June 28, 2018 / 6:08 PM / 10 months ago

Opponents left guessing which Colombia they will face

(Reuters) - The key moment in Colombia’s 1-0 World Cup win over Senegal was not a substitution, moment of inspiration or even refereeing controversy. It was an event in another game.

Colombia's Yerry Mina and Davinson Sanchez in action with Senegal's M'Baye Niang. REUTERS/David Gray

Colombia went into their Group H match needing to beat the Lions of Teranga to qualify, or draw and hope that Japan lost to Poland.

For an hour, the South Americans barely threatened a well-organized Senegal team and were lucky not to find themselves behind. But as soon as Poland took the lead against Japan in the other match and news filtered through to the Samara Arena, Colombia burst into life.

Whether it was the reaction of their fans which pushed them or simply that they had been released from their nerves is unclear, but within 15 minutes defender Yerry Mina had headed the only goal of the match to send them through to the last 16 as Group H winners.

They now meet Belgium or England in the last 16 and whoever comes up against them will have to try and work out which Colombia they will face — the exhilarating team which thumped Poland 3-0 or the sluggish outfit who labored against Senegal and Japan.

Colombia have been a mixed bag at the tournament.

Their 2-1 defeat to Japan in their opening game was largely conditioned by a red card and penalty which left them 1-0 behind and down to 10 men after five minutes.

In the second game, they swept aside Poland with one of the best performances by any team in Russia. Then, against Senegal, they struggled, admittedly against very strong and well-organized opponents.

Their inconsistency is clearly linked to the fitness of James Rodriguez who, according to FIFA statistics, has played a direct part in 10 of the 16 goals Colombia have scored in the 2014 and 2018 World Cups, scoring six of those himself.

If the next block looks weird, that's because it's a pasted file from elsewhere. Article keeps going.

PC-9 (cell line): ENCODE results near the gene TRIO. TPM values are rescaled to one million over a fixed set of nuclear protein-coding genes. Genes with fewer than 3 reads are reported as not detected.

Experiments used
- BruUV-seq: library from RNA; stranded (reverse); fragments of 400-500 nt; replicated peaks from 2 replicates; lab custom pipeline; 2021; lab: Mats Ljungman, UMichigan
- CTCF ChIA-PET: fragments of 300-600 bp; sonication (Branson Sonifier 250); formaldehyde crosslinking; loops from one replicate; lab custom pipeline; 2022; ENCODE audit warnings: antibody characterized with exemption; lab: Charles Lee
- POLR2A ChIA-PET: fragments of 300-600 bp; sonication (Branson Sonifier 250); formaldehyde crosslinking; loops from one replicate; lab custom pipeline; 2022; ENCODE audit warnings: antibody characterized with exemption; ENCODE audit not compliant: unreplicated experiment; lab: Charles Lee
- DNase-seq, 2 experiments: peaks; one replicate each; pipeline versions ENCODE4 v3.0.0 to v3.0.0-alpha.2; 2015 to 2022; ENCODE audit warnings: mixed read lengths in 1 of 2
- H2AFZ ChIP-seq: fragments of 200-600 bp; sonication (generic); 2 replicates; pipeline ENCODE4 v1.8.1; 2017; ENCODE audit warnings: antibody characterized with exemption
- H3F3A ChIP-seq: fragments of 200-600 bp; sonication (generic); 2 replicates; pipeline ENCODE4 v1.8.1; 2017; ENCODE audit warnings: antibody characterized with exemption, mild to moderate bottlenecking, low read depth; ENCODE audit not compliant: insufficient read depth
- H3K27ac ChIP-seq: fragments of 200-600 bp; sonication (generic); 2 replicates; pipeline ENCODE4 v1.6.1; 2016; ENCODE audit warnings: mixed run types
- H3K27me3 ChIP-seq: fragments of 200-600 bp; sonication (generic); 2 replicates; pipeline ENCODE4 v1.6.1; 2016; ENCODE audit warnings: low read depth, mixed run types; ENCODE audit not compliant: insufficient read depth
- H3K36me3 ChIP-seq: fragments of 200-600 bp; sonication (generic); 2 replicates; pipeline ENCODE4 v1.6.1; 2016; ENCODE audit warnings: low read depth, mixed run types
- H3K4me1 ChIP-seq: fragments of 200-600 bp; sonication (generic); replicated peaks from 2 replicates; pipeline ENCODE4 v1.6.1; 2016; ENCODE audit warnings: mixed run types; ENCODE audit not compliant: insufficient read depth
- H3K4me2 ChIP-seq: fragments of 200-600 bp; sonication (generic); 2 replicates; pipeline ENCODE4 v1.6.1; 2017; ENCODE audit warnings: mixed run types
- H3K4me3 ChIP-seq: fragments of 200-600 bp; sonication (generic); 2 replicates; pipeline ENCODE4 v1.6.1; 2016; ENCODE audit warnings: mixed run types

Rodriguez came into the tournament carrying a calf muscle injury and was left on the bench for the first hour against Japan.

He played from the start against Poland and, although he also started against Senegal, he looked out of sorts, barely got involved in the game and was taken off injured after half an hour.

Without Rodriguez to worry about, Senegal were able to cut off the supply lines to Juan Cuadrado on the flank and striker Radamel Falcao, who caused havoc against Poland.

Colombia coach Jose Pekerman suggested that the uncertainty over Rodriguez’ health was unsettling the team.

“It’s a very tough situation for my team,” he said. “I didn’t want to address this earlier as it seems that these topics can overshadow everything else.”

“He trained normally yesterday....he stayed on afterwards practicing free kicks and penalties and he was fully fit.”

“Right now I really don’t know where he stands.”

Writing by Brian Homewood; Editing by Alexandra Ulmer

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